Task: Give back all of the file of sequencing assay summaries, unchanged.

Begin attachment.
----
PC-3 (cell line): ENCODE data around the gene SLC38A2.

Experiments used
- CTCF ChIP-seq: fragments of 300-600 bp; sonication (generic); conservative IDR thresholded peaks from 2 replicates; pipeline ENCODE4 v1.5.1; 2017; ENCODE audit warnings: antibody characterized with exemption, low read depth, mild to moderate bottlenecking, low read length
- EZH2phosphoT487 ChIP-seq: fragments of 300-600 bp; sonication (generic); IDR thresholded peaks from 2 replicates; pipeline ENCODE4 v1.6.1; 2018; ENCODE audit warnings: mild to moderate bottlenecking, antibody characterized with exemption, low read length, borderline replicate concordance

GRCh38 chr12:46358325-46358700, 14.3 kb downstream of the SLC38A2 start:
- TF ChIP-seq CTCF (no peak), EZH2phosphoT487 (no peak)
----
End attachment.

PC-3 (cell line): ENCODE data around the gene SLC38A2.

Experiments used
- CTCF ChIP-seq: fragments of 300-600 bp; sonication (generic); conservative IDR thresholded peaks from 2 replicates; pipeline ENCODE4 v1.5.1; 2017; ENCODE audit warnings: antibody characterized with exemption, low read depth, mild to moderate bottlenecking, low read length
- EZH2phosphoT487 ChIP-seq: fragments of 300-600 bp; sonication (generic); IDR thresholded peaks from 2 replicates; pipeline ENCODE4 v1.6.1; 2018; ENCODE audit warnings: mild to moderate bottlenecking, antibody characterized with exemption, low read length, borderline replicate concordance

GRCh38 chr12:46358325-46358700, 14.3 kb downstream of the SLC38A2 start:
- TF ChIP-seq CTCF (no peak), EZH2phosphoT487 (no peak)